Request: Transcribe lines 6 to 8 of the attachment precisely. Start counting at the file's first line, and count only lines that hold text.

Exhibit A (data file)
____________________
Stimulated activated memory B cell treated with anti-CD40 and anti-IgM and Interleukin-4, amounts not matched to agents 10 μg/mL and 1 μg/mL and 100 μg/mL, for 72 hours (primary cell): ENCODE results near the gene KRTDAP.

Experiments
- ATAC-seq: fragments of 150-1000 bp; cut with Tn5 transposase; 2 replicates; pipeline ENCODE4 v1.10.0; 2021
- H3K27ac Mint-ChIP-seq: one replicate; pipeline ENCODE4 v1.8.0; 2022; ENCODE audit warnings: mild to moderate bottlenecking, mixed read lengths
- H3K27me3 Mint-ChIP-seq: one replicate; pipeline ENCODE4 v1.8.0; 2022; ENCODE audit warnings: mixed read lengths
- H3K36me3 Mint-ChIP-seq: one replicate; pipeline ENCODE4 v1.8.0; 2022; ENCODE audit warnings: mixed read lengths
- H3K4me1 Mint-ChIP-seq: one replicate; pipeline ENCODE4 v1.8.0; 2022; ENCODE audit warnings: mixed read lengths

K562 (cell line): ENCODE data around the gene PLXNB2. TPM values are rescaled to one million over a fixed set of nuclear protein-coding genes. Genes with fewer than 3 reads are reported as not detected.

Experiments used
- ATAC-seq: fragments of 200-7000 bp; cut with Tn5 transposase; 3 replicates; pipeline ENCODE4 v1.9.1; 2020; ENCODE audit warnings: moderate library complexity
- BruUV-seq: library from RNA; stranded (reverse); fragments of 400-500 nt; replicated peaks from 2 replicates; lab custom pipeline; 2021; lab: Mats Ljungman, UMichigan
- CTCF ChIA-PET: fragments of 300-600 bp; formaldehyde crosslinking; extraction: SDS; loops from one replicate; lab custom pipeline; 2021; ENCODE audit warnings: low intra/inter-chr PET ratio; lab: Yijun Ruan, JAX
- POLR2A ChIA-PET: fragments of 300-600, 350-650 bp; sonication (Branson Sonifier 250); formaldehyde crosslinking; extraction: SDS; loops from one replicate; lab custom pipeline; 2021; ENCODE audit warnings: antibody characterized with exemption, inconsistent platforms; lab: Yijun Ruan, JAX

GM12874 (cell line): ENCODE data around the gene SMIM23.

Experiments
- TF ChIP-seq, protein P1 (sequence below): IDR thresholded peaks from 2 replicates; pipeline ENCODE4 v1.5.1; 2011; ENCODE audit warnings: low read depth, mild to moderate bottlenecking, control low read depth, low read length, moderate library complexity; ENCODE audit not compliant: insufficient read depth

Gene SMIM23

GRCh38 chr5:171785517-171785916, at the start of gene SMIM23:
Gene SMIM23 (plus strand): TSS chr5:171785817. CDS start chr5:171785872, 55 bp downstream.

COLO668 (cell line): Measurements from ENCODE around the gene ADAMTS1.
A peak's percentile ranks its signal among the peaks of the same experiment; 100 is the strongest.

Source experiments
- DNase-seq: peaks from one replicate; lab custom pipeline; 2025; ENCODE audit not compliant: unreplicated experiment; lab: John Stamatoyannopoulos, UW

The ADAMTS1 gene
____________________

- H3K36me3 Mint-ChIP-seq: one replicate; pipeline ENCODE4 v1.8.0; 2022; ENCODE audit warnings: mixed read lengths
- H3K4me1 Mint-ChIP-seq: one replicate; pipeline ENCODE4 v1.8.0; 2022; ENCODE audit warnings: mixed read lengths

K562 (cell line): ENCODE data around the gene PLXNB2. TPM values are rescaled to one million over a fixed set of nuclear protein-coding genes. Genes with fewer than 3 reads are reported as not detected.